A Gamestop branch seen in Munich, Germany on March 4 2021. (Photo by Alexander Pohl/NurPhoto via … [+]
The GameStop Bubble, Updated
The GameStop (GME) eruption has been portrayed as the product of wildly irrational investor behavior – a “frenzy,” a “speculative orgy” (Charlie Munger’s phrase), a “game played by losers who don’t have any idea what they’re doing” – a classic case of the Madness of Crowds.
This view is incorrect. Observers are misled by the fact that the market is obviously not “rational” in the finance-theoretic sense of the term. Share prices no longer reflect the underlying asset-value. GameStop’s mediocre, money-losing business is certainly not 4000% more valuable than it was at this time last year.
But this does not mean that the decisions of the GME traders are irrational.
The GME event is in fact the result of a process that is hyper-rational. It is based on highly accurate calculations of specific outcomes which possess a much higher degree of certainty than is the case for normal investment decisions. There is no “madness of crowds” here. It is a premeditated, predatory take-down of a cornered and defenseless counterparty.
Here’s how it unfolded.
The naive view of the stock market is based on two assumptions that seem self-evident.
This is how we are taught, practically from childhood, to think about the stock market: as a vast convenience store full of investment offerings, all tagged with their respective prices. We are free to wander up and down the aisles, so to speak, to study the merchandise, and decide which offerings are most attractive. We make our own decisions. No transaction is forced upon us.
There are many situations where one or both of these assumptions are invalid.
Many stock transactions are in fact executed without regard to the share price – and are thus also disconnected from any consideration of the company’s fundamental value. Passive index-tracking investment funds do not transmit information about the price/value relationships of the individual components. Michael Burry, the star investor of “Big Short” fame, told Bloomberg News:
When we buy a share of an index-tracking ETF like the SPDR, we are buying all 500 companies in the index, regardless whether they are overpriced or underpriced. When, a month or a year later, we sell that share of SPDR, we are effectively selling the shares of all 500 companies at once. In the interim, some of those companies have surely done better than others, and different components now are overpriced or underpriced. These shifts have no bearing on the decision-to-sell. We are selling them all, indiscriminately, simply because of they are in the index. If a company is added to the index, the ETF managers have to buy it – regardless of price. If it is dropped, they must sell it. Regardless of price. (I have described this process in a previous column, with respect to Tesla’s run-up since November of last year.)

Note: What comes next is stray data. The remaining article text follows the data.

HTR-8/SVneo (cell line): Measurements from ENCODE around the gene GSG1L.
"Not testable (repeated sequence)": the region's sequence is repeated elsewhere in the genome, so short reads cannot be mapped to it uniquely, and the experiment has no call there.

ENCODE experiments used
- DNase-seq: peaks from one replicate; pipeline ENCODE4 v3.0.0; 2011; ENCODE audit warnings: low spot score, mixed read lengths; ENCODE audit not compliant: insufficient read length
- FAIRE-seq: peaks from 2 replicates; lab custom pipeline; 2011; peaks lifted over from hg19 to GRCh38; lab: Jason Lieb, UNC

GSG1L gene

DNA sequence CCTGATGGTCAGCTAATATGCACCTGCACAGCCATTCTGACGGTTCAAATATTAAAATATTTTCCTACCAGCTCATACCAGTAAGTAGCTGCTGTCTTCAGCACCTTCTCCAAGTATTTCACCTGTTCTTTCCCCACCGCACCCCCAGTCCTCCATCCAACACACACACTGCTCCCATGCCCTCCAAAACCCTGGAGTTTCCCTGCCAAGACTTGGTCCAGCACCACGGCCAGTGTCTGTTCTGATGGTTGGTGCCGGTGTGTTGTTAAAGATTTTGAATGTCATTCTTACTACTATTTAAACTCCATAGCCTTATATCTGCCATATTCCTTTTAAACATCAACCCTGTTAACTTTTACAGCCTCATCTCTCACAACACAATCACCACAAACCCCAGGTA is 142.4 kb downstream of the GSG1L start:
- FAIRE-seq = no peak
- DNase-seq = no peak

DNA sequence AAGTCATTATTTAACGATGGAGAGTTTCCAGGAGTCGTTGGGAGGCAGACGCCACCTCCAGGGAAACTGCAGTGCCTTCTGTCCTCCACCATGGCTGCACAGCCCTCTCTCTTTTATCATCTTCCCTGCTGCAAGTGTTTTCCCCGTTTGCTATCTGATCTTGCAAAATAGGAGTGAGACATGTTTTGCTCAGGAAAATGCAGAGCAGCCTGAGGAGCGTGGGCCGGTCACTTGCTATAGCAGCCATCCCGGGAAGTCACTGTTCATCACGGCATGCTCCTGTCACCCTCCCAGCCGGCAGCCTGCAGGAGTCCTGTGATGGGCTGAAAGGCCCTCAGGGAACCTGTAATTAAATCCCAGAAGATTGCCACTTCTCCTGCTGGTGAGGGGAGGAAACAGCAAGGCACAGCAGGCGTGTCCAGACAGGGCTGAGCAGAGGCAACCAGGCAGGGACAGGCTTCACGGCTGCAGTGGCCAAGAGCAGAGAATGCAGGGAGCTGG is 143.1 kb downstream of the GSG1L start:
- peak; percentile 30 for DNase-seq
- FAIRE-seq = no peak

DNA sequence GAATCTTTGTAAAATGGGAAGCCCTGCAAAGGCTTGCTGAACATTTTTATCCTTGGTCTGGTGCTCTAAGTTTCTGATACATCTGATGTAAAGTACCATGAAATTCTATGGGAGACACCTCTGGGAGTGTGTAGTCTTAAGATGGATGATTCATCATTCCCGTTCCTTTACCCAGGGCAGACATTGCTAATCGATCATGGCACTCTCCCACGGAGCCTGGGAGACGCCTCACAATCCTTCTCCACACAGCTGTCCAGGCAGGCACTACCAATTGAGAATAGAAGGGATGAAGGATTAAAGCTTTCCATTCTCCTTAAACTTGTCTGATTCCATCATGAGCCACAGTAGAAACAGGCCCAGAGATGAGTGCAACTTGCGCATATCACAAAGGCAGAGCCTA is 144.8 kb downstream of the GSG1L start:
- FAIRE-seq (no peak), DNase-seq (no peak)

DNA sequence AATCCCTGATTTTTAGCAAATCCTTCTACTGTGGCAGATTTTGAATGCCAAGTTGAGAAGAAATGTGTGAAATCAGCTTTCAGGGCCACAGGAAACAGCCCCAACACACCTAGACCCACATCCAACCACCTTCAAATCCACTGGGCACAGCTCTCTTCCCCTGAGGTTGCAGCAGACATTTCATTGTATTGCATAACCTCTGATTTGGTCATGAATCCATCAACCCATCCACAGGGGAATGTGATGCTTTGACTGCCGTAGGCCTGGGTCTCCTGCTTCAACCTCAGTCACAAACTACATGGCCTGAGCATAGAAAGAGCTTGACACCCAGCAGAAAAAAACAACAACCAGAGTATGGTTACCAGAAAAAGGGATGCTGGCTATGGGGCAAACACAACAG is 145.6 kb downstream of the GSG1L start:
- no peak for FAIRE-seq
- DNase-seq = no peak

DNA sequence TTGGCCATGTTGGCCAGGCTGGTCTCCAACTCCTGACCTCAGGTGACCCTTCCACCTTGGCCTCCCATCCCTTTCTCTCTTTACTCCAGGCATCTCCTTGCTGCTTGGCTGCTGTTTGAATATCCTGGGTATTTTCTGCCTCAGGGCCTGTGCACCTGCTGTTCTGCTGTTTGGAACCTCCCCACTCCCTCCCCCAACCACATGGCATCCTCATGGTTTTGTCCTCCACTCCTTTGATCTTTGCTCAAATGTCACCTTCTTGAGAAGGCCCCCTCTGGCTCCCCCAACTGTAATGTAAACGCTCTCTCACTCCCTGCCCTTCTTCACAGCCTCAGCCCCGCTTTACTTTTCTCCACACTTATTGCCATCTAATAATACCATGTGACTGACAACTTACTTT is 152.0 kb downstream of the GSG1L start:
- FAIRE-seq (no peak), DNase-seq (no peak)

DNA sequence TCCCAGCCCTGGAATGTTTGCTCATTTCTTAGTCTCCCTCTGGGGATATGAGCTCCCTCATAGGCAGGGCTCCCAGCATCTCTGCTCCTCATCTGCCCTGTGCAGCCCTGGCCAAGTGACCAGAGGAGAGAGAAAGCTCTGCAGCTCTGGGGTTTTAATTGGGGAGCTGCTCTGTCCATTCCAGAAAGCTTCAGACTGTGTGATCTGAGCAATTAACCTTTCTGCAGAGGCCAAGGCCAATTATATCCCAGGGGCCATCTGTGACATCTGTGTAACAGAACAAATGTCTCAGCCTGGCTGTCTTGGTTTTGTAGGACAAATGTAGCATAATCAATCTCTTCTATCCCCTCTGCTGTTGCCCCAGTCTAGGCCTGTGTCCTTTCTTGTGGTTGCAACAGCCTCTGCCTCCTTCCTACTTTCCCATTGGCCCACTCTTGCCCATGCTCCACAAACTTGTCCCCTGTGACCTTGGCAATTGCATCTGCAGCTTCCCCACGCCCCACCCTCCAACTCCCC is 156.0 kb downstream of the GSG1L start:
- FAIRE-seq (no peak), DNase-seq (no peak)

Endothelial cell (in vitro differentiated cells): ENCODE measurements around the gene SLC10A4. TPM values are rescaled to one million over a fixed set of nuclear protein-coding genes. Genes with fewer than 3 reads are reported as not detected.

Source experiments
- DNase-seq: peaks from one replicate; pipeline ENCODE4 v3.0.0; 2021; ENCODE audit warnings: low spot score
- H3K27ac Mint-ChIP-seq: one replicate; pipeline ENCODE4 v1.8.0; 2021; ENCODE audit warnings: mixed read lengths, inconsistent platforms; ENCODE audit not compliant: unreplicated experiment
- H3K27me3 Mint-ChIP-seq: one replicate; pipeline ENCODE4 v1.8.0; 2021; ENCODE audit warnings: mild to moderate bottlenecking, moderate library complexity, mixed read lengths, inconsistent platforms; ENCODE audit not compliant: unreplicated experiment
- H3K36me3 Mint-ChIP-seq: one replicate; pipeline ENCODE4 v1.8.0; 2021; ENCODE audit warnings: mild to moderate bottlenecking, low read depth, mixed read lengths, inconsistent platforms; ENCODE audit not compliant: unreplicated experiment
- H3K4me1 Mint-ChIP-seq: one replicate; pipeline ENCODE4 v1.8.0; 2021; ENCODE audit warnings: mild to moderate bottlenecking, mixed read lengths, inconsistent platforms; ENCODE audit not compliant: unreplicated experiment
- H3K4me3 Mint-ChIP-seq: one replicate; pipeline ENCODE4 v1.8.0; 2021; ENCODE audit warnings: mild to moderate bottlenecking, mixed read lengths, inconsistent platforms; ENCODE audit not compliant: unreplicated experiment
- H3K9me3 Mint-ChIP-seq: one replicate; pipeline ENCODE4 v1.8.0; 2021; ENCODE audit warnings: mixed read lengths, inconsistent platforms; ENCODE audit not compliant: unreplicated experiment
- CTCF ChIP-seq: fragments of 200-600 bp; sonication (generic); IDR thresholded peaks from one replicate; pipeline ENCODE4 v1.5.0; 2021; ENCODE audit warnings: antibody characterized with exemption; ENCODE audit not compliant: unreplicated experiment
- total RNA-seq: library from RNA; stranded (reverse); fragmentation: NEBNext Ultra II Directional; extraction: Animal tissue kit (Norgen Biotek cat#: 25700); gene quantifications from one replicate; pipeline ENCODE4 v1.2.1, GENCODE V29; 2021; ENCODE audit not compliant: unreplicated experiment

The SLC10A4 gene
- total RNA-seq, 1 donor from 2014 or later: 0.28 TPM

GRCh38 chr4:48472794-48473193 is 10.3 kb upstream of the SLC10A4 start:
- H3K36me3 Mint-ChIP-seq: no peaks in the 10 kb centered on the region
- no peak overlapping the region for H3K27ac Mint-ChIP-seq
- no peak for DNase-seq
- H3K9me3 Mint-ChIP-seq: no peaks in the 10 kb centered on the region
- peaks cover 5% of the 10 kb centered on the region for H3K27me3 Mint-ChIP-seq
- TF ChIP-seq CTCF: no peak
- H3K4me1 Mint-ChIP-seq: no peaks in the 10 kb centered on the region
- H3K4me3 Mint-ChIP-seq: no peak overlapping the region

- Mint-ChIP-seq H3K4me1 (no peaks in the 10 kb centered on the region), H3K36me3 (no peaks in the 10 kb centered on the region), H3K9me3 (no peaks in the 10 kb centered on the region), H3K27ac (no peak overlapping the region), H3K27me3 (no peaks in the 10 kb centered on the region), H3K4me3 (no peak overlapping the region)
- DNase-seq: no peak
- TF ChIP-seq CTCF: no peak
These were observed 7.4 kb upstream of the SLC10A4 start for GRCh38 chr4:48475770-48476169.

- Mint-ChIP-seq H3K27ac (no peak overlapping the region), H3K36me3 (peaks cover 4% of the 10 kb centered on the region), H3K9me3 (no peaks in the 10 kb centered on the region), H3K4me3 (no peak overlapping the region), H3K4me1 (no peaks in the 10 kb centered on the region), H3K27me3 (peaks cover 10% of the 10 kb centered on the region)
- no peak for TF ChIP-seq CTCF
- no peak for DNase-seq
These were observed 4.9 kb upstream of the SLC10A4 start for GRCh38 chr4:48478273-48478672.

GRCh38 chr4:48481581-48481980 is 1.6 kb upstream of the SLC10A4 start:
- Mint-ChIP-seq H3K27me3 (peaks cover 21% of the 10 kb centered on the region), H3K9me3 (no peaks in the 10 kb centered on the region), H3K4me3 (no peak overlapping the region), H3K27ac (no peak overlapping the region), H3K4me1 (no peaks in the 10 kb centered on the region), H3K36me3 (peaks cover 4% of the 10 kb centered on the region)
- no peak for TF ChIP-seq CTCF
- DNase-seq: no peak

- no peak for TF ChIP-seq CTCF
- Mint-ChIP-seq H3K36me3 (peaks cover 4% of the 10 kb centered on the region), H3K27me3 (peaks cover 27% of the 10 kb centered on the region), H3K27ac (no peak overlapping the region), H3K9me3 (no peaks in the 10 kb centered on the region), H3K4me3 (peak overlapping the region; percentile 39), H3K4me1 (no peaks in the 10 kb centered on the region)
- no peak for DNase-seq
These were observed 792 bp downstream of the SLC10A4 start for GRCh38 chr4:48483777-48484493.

There are several important sources of price-insensitive (and thus value-insensitive) buying and selling, including
JP Morgan has estimated that only 10% of the trading volume in the market today is based on the old-fashioned research-based discretionary investing. The other 90% of the trades are fully or partially price-insensitive. This dilutes the value-related information which the share price supposedly contains – a precondition for a second and more brutal type of market dislocation.
The idea that all trades are entered into voluntarily — which would seem obviously true – is in fact false. There are many situations in which one side of the trade is undertaken under duress, involuntarily and without flexibility of execution. These situations can be exploited by traders on the other side of the transaction who take advantage of the fact that their counterparties have little or no room to maneuver.
A margin call is one example. Investors who have borrowed money to buy shares find themselves forced to sell – at exactly the wrong moment, and at a loss – if their share price falls too far below its collateral value.
Forced selling is familiar. But is there such a thing as forced buying?
Yes. There are several situations in which a market participant has very little option but to buy shares, and often at a highly disadvantageous price. Cornering these forced buyers and feasting off their distress is another one of the ancient arts of the marketplace.
This is the key to understanding the GME event.
Great “corners” of the past – in gold, silver, copper, onions, chocolate – usually failed.
What happened with GME is that the predators (Reddit) figured out how to design a novel and extremely effective corner. They did it by combining, possibly for the first time, two different techniques.
Short sellers sell borrowed shares and hold the cash. They hope for a decline in price, so they can buy back those shares for less than the money they received from the short sale. If the share price rises, their position loses value – because the shares would have to be bought back at a higher price, inflicting a loss on the short seller. There will be a margin call to post more collateral. If the shares rise too much, the short seller is forced to buy back (“cover the short”) at a loss. This forced buying puts further upward pressure on the price – which squeezes other short sellers still holding out. When they cover, at an even greater loss, their buying drives the price still higher. The squeeze can send the price soaring.
This scenario attracts new buyers, the “Longs.” They buy shares that they will later sell to the desperate shorts at the top of the squeeze.
The traditional short squeeze is a slugfest. The Shorts do have a built-in advantage, however. As they defend their position – by selling more – they gain cash. The Longs have to use cash as the battle proceeds.
One of the great short squeezes in recent history involved an attempt by Porsche to take over Volkswagen. Despite the fact that VW is over 10 times larger than Porsche (by sales), the smaller company was able to engineer the squeeze, and acquire a majority voting interest in VW equity. The short sellers were savaged.